As if the TSA couldn’t get any creepier, today they announced they’re changing their name to Uncle TSA. – Conan O’Brien via twitter.
It’s not often that the Tea Party Nation and I can agree on something, so could somebody check to see if hell just froze over?
I’ve been thinking about TSA’s more vigorous security measures and I’ve decided that I have expectations about privacy and guilt vs. innocence that were formed in the 70′s and I’m not going to let go of them just yet. That’s my gut talking. But my head is also saying “You need to have ‘just cause’ to do a strip search “. I wonder about my peers…
Am I out here in left field alone without even two liberals to rub together? The answer is, no. Look at who put out the following stories. Boing Boing & Gothamist don’t attract Palin fans:
- A woman is vulva-searched by 2 female TSA agents due to the presence of a menstrual pad that blocked the scanner. Following, she is moved to tears and has what sounds like a flashback to a sexual assault. From Boing Boing
- Gothamist has several tales including 3 vulva grabs, 1 medical bag broken, and a prosthetic breast removal.
Nary an anti-Obama screed in evidence at those sites, unless you count this: ”Mr Obama – step up and remove this silliness!”
You could say quite rightly that there are plenty of people unruffled by having their privates ruffled or scanned.
1) Mandatory virtual strip searches are unconstitutional. “In a 2006 opinion for the U.S. Court of Appeals for the 3rd Circuit, then-Judge Samuel Alito stressed that screening procedures must be both “minimally intrusive” and “effective” – in other words, they must be “well-tailored to protect personal privacy,” and they must deliver on their promise of discovering serious threats. Alito upheld the practices at an airport checkpoint where passengers were first screened with walk-through magnetometers and then, if they set off an alarm, with hand-held wands. He wrote that airport searches are reasonable if they escalate “in invasiveness only after a lower level of screening disclose[s] a reason to conduct a more probing search.” ”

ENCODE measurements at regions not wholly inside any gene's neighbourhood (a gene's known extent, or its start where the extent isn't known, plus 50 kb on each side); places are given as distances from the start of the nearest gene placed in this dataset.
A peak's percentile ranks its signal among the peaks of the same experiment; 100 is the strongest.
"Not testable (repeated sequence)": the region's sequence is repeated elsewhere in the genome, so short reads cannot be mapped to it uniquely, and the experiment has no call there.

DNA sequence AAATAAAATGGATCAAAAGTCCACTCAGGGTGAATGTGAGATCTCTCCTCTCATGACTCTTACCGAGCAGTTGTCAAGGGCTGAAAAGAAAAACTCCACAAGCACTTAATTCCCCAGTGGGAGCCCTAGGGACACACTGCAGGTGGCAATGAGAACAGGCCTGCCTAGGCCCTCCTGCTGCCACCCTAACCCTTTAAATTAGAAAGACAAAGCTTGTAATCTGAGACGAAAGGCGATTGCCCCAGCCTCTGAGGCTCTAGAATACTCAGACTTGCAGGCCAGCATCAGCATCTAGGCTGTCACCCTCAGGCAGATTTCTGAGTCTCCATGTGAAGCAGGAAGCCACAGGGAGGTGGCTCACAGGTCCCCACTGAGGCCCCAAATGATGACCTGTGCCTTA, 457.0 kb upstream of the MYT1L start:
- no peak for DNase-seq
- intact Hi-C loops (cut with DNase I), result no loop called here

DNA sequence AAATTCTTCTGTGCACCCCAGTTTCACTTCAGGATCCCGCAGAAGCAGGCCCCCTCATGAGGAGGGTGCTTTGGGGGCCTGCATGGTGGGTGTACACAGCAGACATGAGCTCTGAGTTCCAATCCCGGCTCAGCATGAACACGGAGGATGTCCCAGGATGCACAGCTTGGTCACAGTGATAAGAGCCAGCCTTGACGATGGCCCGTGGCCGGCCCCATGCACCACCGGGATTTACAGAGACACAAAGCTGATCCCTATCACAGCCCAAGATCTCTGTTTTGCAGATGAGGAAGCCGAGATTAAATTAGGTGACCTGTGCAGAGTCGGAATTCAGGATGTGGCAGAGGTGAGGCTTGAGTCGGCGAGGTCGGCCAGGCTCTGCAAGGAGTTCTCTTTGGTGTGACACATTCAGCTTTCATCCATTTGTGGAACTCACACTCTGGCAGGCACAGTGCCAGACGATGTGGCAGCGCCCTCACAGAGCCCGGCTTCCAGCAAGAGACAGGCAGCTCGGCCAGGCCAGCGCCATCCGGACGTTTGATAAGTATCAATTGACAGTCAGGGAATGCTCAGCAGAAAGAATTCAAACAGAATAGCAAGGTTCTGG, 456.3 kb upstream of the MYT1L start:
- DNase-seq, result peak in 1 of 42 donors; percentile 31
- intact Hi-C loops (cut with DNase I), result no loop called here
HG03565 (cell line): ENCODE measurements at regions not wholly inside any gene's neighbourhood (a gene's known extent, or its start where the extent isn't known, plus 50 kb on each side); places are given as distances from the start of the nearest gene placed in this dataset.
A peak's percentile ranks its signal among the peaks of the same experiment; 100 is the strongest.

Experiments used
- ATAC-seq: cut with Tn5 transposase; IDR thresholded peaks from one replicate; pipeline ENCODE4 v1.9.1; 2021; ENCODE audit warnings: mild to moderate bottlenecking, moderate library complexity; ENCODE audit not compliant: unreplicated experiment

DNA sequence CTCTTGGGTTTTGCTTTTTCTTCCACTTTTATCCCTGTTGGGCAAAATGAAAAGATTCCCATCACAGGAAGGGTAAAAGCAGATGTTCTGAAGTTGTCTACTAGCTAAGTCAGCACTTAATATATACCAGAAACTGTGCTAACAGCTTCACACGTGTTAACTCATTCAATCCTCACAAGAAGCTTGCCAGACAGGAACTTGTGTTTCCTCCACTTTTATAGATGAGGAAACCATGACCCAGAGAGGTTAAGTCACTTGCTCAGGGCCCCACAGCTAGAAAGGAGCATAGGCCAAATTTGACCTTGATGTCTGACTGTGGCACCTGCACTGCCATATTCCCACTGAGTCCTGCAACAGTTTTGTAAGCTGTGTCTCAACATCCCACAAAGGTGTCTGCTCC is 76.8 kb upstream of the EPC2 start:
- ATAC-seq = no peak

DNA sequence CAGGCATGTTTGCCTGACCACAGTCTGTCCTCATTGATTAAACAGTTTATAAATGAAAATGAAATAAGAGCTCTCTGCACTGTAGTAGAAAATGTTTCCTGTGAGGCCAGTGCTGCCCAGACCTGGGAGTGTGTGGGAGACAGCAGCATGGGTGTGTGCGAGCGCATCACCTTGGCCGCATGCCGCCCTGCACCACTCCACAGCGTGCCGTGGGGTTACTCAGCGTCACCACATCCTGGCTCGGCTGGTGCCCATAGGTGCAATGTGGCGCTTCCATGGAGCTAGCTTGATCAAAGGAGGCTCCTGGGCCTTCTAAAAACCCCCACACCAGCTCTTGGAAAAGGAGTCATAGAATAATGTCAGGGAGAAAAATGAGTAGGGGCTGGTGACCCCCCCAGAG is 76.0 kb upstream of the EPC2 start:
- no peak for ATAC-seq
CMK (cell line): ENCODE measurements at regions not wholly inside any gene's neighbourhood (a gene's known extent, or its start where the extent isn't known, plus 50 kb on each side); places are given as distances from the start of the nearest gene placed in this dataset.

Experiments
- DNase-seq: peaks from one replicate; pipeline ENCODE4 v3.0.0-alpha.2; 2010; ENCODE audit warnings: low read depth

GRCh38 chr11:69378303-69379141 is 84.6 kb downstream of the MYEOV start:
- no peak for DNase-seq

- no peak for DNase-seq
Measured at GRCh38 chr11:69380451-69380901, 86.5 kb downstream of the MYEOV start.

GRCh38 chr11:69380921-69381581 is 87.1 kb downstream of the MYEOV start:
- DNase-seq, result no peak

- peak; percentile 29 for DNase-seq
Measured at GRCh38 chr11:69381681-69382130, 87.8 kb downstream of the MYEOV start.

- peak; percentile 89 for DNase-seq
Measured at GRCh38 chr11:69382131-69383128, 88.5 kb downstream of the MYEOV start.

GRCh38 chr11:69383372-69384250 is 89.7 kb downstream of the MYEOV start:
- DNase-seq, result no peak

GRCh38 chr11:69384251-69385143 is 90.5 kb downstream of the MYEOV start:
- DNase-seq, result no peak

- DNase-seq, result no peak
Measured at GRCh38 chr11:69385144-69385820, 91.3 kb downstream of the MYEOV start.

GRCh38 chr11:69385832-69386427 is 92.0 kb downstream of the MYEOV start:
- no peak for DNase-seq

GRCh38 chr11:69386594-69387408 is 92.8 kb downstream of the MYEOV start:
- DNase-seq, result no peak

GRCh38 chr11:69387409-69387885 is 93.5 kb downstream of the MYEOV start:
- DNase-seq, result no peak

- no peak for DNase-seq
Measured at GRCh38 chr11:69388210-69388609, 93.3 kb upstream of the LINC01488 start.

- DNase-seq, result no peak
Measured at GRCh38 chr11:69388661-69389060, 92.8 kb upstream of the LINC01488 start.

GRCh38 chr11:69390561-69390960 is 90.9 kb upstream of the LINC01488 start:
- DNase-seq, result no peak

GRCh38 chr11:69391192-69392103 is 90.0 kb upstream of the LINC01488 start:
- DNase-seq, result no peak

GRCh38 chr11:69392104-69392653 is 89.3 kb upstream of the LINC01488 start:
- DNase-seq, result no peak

2) Neither pat downs or the scanning technology will catch a swallowed explosive and detonator.
3) I simply do not want to experience increased pressure to submit to pat downs or naked imaging to move around the United States. I can locate no evidence that the U.S. plans to use these same procedures on trains, subways, etc. outside of dubious sources. However, I don’t want that door to even open.
4) Graft. It does not ease my mind to know that former Head of Homeland Security Michael Chertoff was advocating for the purchase and use of body scanners that were made by a company his security company stood to profit from.
5) Safety questions. U. of California at San Francisco scientists have voiced some concern over use of x-ray scanners since these machines were tested in a John Hopkins Lab and not tested in the field before use and there could be a malfunction that would give a passenger an unusually high dose of radiation. In contrast the “millimeter” infrared machines do not cause any radiation risk to passenger health.
6) The ACLU doesn’t like the TSA’s tactics either: ”This doesn’t only concern genitals but body size, body shape and other things like evidence of mastectomies, colostomy appliances or catheter tubes. These are very personal things that people have every right to keep private and personal, aside from the modesty consideration of not wanting to be naked.” As of Nov 24th, ACLU had received 900 complaints about TSA’s “enhanced” screenings. They began in October.
And what is our President’s response to the growing unrest on TSA’s tactics?
“Every week I meet with my counterterrorism team and I’m constantly asking them whether … what we’re doing absolutely necessary,” the President went on. “Have we thought it through? Are there other ways of accomplishing it that meet the same objectives?”
I think the answer will have to be “yes”.
For more about this issue including a forum, see FlyersRights.org, for a great personal essay, see Roger Ebert’s blog, and Jeffrey Goldberg recorded a hilarious conversation with a TSA guard along with his conclusions.